Closing 'The Deal'

One of the best things about the Tallgrass Film Festival, which started Thursday with an opening night gala, is that filmmakers will travel to Wichita to talk about their projects.

Sunday's closing film, "The Deal," will feature a Q&A afterward with cast member Jason Ritter and Valley Center native Arthur Allen, one of the film's producers.

And if that isn't enough behind-the-scenes perspective, the film itself is about making a film.

The comedy/satire stars William H. Macy as Charlie, a down-and-out film producer who suddenly gets a knock on his door. It's his nephew, Lionel (played by Ritter), who has come to Hollywood with his first script and asks his uncle to help him get it made.

It's just what Charlie needs to reignite the fire in his belly. But Charlie, it turns out, isn't such a trustworthy or likable guy.

He manipulates a studio executive (Meg Ryan) into getting the film greenlighted -- and then things go wildly wrong.

Lionel's once charming period piece is turned into a gaudy, run-of-the-mill action flick. Budgets escalate with exotic locales. The lead actress can't convincingly throw a grenade. Finally, the big-name macho star (LL Cool J) is kidnapped by terrorists.

And Charlie can't seem to win the affections of the studio exec, though he refuses to give up. From there, havoc, romance and even actual filmmaking ensue.

Ritter said "The Deal" is a commentary on the Hollywood studio system.

"My character sort of represents the person coming in with the pure idea," he said in a phone call from New York earlier this week, "and watching with horror as the machine that is Hollywood takes a good idea and makes it into something obvious and bland."

Ritter, 28, is no stranger to Hollywood -- he's the son of actors Nancy Morgan and the late John Ritter, but he's building quite a resume on his own merits. Besides "The Deal," he stars in another Tallgrass selection, "Good Dick," alongside girlfriend Marianna Palka, who also wrote and directed the film, an unconventional look at relationships and romance. Ritter also appears in Oliver Stone's "W."

Working on "The Deal" was like being in a studio film with an independent bent, Ritter said. And that made it fun.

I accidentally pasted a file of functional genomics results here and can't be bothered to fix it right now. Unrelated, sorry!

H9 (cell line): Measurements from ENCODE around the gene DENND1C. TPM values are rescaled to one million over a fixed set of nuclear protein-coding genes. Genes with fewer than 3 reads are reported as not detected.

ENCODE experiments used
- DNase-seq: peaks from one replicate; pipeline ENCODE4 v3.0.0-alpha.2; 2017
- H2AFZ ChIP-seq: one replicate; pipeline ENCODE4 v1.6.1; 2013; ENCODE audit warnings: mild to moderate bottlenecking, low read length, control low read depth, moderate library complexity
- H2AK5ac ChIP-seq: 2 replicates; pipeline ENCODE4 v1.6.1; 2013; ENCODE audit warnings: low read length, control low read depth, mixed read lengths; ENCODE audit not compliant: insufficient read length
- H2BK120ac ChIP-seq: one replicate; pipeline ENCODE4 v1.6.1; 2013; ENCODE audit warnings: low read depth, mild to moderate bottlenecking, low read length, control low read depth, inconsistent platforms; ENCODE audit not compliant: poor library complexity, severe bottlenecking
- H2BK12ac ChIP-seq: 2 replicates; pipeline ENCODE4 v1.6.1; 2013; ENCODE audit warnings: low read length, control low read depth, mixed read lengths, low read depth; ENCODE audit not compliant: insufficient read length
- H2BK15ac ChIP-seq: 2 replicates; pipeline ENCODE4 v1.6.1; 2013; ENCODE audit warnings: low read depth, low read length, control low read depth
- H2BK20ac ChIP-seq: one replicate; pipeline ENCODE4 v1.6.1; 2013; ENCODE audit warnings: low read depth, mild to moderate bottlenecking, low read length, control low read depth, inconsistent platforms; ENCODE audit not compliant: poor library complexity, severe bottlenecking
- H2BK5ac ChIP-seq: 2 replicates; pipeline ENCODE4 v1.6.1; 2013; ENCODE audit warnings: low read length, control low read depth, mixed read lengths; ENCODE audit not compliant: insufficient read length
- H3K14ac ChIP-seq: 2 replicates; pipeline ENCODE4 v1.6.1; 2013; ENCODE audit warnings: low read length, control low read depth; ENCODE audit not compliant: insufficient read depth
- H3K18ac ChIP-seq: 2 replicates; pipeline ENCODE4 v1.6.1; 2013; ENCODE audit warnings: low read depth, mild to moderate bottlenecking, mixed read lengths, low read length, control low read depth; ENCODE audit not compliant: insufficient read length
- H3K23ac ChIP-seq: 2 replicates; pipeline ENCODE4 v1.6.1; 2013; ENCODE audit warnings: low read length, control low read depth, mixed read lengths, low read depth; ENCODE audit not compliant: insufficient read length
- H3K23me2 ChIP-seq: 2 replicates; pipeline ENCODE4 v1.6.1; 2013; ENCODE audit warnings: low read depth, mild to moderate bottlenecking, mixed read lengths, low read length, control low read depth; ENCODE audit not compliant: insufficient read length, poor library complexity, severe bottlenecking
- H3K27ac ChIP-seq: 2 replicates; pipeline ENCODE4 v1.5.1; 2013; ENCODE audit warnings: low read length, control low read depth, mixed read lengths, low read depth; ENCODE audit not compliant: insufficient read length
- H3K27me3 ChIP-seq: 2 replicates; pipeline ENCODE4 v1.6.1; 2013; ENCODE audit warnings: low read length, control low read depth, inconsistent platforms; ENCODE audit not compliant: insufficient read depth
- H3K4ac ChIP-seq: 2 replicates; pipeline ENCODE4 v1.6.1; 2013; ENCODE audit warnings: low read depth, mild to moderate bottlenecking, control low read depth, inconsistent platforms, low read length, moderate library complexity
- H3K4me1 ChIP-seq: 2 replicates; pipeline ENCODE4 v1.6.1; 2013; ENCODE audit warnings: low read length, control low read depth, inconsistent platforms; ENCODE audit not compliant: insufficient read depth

"It was, like, a 33-day shoot," in Cape Town, South Africa, he said. "And I only had to work for 16 or 17 of those. Everyone was really nice, and it was all very laid-back. Bill (Macy) would be on the stairs of his trailer playing his ukulele. It was funny."

Production on "The Deal" began sometime around 2006. And much like the film within the film, there were setbacks.

Allen said the film started production in Bucharest, then was halted. Then-star Lisa Kudrow had to back out after scheduling conflicts. Ryan came on board.

But Allen said he was committed to making the film from the beginning, partly because of his longtime friendship with Macy (they both have ties to the Atlantic Theatre Company in New York in the early '90s), but also because of his admiration for Macy's talent (he wrote the screenplay for "The Deal" and also is a producer).

Allen, 50, said producing the film gave him a chance to get to know more about filmmaking, something he longed to do.

"It was film school by immersion," he said. "I never had so much fun."

Allen, who's based in New York but returns to Wichita often, even appeared in the film as an extra, but said he prefers to be behind the camera.

"I really have a pretty good eye for truth and assessing the situation," he said. "I can see myself involved in this for a long time."

If you go


What: Closing night gala for the Tallgrass Film Festival

When: 6:30 p.m. Sunday

Where: CAC Theater at Wichita State University

How much: $15. The event, which includes an after-party at the Ulrich Museum with food, open bar and entertainment, is free for WSU students, faculty and staff.